Daylight savings time (DST) is the practice of advancing clocks (typically by one hour) during warmer months so that darkness falls at a later clock time. The idea of aligning waking hours to daylight hours to conserve candles was first proposed in 1784 by Benjamin Franklin. In a letter to the editor of The Journal of Paris, Franklin suggested that waking up earlier in the summer would economize on candle usage; and calculated considerable savings. It was in this letter where Franklin coined the proverb, “Early to bed and early to rise makes a man healthy, wealthy, and wise”. Since then, many countries around the world have adopted DST.
In 1895, New Zealand entomologist and astronomer George Hudson proposed the idea of changing clocks by two hours every spring to the Wellington Philosophical Society. In 1908, Port Arthur in Ontario, Canada, started using DST. Starting on April 30, 1916, the German Empire and Austria-Hungary each organized the first nationwide implementation in their jurisdictions. DST is generally not observed near the Equator, where sunrise and sunset times do not vary enough to justify it. Some countries observe it only in some regions: for example, parts of Australia observe it, while other parts do not. Conversely, it is not observed at some places at high latitudes, because there are wide variations in sunrise and sunset times and a one-hour shift would relatively not make much difference. The United States observes it, except for the states of Hawaii and Arizona (within the latter, however, the Navajo Nation does observe it, conforming to federal practice). A minority of the world’s population uses DST; Asia, Africa, and Latin American and the Caribbean generally do not.
It is a common myth in the United States that DST was first implemented for the benefit of farmers. In reality, farmers have been one of the strongest lobbying groups against DST since it was first implemented. The factors that influence farming schedules, such as morning dew and dairy cattle’s readiness to be milked, are ultimately dictated by the sun, so the time change introduces unnecessary challenges.
All this being said, DST was not officially implemented in the US until the Standard Time Act of 1918, a wartime measure for seven months during World War I in the interest of adding more daylight hours to conserve energy resources. Year-round DST, or “War Time”, was implemented again during World War II. After the war, local jurisdictions were free to choose if and when to observe DST until the Uniform Time Act which standardized DST in 1966. Permanent DST was enacted for the winter of 1974, but there were complaints of children going to school in the dark and working people commuting and starting their work day in pitch darkness during the winter months, and it was repealed a year later.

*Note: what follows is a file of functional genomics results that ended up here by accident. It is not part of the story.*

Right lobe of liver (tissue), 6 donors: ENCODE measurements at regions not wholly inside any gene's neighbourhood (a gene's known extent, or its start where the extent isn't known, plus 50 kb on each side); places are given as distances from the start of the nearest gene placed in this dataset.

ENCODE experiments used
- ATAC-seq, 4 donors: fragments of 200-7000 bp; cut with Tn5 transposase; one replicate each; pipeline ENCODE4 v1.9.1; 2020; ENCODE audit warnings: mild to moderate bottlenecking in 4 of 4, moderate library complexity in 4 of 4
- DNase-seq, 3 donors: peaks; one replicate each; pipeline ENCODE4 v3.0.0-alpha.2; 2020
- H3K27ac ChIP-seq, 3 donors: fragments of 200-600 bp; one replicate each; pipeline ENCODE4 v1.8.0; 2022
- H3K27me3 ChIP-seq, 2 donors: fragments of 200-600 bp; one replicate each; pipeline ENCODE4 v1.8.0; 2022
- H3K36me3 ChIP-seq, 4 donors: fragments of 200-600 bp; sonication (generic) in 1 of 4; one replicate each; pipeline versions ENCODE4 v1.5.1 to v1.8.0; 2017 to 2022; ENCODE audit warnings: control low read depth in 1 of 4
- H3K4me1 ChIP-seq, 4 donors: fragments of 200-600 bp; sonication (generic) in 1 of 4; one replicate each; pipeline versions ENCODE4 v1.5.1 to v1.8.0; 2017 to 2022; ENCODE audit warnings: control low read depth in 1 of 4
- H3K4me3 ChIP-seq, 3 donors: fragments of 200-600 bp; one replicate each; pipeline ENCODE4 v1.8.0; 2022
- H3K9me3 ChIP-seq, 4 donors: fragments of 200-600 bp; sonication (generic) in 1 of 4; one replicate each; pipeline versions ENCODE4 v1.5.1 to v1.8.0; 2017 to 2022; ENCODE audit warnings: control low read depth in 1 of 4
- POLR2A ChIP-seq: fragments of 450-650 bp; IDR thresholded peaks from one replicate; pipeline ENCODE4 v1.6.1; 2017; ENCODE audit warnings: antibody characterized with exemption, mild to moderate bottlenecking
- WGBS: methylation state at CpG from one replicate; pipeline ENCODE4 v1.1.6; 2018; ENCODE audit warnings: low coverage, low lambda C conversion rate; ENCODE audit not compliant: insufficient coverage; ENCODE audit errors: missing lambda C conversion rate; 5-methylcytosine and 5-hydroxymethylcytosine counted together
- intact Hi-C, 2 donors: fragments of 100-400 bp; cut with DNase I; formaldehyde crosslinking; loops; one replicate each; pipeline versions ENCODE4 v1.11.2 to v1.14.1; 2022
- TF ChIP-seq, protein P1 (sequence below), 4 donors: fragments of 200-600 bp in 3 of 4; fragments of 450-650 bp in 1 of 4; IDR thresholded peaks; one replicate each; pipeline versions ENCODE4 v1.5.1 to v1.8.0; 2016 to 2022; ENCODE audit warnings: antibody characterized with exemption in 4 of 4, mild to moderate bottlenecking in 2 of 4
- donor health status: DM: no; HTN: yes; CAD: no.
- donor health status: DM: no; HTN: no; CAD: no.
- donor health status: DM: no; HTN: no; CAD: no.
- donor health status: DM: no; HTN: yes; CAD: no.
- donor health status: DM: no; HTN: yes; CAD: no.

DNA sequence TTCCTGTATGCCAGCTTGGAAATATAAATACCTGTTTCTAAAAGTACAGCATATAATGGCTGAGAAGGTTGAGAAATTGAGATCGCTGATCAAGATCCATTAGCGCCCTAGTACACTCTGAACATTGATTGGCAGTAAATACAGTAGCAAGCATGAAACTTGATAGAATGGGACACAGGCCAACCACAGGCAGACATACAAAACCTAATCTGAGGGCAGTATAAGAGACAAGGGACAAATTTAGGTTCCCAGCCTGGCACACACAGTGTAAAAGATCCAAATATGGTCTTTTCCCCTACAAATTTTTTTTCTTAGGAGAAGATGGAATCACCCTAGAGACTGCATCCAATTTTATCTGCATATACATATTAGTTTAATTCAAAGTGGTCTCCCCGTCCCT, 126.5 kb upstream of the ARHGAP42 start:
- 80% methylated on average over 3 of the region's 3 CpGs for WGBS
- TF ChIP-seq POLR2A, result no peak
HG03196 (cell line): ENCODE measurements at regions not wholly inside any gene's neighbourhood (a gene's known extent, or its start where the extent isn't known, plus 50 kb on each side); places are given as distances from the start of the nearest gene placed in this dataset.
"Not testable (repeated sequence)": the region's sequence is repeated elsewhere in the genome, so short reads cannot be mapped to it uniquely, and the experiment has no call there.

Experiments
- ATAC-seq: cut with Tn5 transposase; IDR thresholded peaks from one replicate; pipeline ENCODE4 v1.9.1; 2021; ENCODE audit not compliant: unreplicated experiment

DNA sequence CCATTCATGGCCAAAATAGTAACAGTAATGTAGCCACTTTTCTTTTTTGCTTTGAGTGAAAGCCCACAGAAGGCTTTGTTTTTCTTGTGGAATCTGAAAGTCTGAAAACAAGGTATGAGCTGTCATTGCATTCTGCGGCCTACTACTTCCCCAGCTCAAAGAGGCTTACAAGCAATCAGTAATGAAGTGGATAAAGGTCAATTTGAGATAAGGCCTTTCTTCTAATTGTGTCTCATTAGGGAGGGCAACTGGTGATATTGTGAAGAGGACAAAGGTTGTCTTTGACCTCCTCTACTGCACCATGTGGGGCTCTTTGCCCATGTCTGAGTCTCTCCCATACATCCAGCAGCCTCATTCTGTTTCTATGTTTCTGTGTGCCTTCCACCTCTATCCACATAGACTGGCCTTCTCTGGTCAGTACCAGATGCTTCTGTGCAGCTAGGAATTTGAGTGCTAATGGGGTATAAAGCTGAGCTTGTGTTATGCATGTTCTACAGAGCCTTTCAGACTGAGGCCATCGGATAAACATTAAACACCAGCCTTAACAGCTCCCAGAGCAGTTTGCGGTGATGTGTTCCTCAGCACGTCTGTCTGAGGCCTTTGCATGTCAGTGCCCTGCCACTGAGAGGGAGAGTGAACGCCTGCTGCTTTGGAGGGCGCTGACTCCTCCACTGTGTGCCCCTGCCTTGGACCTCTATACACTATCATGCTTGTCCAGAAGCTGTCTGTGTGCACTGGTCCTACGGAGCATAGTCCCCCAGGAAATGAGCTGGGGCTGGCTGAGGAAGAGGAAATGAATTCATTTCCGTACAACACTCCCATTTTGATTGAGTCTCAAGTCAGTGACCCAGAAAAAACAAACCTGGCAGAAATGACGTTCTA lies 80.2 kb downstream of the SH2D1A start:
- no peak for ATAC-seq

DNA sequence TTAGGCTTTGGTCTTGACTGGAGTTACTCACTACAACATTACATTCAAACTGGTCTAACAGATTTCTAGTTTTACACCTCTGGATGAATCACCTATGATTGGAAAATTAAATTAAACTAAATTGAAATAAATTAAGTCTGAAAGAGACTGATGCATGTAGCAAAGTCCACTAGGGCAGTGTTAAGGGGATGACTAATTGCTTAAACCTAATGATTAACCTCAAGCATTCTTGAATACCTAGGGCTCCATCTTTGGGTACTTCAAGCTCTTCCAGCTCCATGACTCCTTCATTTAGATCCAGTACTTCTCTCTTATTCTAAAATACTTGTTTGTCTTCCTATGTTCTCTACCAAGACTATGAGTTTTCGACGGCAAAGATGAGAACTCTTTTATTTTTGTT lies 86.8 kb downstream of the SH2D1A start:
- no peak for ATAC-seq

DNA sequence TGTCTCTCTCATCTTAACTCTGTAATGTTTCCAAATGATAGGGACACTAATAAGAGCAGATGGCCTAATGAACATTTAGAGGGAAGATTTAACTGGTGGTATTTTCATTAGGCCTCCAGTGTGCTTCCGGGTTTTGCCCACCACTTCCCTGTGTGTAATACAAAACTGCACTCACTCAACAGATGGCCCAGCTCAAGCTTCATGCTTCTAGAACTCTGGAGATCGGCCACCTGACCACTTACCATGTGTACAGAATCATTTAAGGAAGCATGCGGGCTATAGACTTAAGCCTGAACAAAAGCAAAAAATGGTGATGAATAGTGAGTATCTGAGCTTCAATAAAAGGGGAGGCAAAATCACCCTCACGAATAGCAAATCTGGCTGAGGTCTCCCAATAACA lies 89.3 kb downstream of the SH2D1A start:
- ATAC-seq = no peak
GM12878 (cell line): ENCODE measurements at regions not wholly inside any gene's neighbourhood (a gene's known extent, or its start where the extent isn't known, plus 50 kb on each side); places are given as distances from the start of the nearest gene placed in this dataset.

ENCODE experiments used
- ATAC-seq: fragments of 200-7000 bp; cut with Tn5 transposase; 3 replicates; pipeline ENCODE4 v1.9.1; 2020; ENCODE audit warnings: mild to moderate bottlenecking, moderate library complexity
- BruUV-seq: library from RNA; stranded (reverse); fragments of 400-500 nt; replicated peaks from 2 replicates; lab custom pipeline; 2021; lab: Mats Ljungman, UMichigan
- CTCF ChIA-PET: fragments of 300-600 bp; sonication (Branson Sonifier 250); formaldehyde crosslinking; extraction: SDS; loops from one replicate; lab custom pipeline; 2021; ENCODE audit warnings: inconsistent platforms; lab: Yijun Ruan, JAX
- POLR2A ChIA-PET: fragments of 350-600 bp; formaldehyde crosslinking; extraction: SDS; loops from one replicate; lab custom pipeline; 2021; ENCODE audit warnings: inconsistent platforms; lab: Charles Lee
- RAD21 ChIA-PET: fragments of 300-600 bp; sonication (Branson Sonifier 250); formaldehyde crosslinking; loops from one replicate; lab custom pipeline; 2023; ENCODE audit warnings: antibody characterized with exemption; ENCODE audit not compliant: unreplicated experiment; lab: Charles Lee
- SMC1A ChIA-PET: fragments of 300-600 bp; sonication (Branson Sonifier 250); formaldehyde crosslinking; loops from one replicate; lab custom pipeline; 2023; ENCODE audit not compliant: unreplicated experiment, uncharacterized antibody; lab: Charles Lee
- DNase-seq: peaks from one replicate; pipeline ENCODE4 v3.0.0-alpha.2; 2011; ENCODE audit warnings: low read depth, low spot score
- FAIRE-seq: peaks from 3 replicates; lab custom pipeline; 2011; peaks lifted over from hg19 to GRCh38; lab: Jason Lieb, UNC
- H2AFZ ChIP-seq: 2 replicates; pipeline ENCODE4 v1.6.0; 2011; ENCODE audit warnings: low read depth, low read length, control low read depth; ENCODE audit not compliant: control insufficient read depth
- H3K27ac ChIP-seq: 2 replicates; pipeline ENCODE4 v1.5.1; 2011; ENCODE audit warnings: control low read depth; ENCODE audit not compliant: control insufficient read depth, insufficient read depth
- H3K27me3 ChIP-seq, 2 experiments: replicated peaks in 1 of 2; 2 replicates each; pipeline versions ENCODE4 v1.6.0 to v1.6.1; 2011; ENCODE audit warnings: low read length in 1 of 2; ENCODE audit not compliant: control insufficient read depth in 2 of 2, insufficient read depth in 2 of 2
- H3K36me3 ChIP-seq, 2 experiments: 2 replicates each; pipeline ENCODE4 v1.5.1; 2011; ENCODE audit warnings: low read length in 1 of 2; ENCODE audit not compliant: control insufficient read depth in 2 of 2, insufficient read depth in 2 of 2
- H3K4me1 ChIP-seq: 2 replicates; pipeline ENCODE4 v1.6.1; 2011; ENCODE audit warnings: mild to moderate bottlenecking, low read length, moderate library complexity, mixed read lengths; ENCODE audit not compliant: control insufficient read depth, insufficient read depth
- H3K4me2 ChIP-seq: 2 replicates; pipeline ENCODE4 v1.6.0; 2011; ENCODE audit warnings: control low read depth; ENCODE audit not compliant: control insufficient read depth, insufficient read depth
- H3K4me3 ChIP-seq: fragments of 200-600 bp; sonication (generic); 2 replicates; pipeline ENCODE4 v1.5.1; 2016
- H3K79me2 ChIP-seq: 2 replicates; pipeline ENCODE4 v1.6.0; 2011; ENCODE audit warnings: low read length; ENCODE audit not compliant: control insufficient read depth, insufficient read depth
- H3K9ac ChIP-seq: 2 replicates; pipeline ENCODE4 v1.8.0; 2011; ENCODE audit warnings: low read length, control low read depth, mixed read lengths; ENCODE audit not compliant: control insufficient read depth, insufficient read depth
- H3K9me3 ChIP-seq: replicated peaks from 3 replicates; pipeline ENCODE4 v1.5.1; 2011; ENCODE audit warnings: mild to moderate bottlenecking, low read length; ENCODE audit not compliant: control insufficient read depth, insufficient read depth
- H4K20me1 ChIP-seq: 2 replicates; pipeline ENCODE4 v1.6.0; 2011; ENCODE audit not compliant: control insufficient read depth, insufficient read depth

The concept of daylight saving has caused controversy since its early proposals. Winston Churchill argued that it enlarges “the opportunities for the pursuit of health and happiness among the millions of people who live in this country” and pundits have dubbed it “Daylight Slaving Time”. Retailing, sports, and tourism interests have historically favored daylight saving, while agricultural and evening-entertainment interests (and some religious groups) have opposed it; energy crises and war prompted its initial adoption.
To this day, DST still causes turmoil amongst our country. In 2018, The Sunshine Protection Act was introduced by U.S. senator Marco Rubio (R‑FL). It failed to advance after its’ introduction and was reintroduced in 2019 by Vern Buchanan (R‑FL 16th) and similarly failed. The 2021 iteration was filed in the U.S. House of Representatives by Buchanan on January 4, 2021, and in the U.S. Senate by Rubio on March 9, 2021. The bill received bipartisan support; it passed the Senate by unanimous consent on March 15, 2022. Two days later, BuzzFeed News reported that many senators were not aware that a request had been made for the bill to pass via unanimous consent and were not ready to raise an objection. Rubio’s office had notified every other senator’s office of the request; however, it is a frequent occurrence for legislative staff to “vet the request” themselves to “decide if an issue is too benign or obviously doomed to bother their boss with”. BuzzFeed identified Tom Cotton (R‑AR) as a senator who, according to a member of his staff, was vehemently opposed to the bill and would have objected to its passage had he been informed of it. The bill has still not been approved and faces uncertain prospects in the House. Long story short, we still have DST twice a year until Congress decides otherwise. So, don’t forget to turn your clocks back this weekend Saturday night before you go to bed (official start date November 6, 2022).
Our kits are a great way to gracefully adapt to the time change. Use those early dark evenings to rest your mind with the repetitive motion of stitching today!
Wikipedia: Daylight Savings Time, https://en.wikipedia.org/wiki/Daylight_saving_time#:~:text=DST%20was%20first%20implemented%20in%20the%20US%20with%20the%20Standard,again%20during%20World%20War%20II, obtained November 3, 2022.
Wikipedia: Sunshine Protection Act, https://en.wikipedia.org/wiki/Sunshine_Protection_Act, obtained November 3, 2022.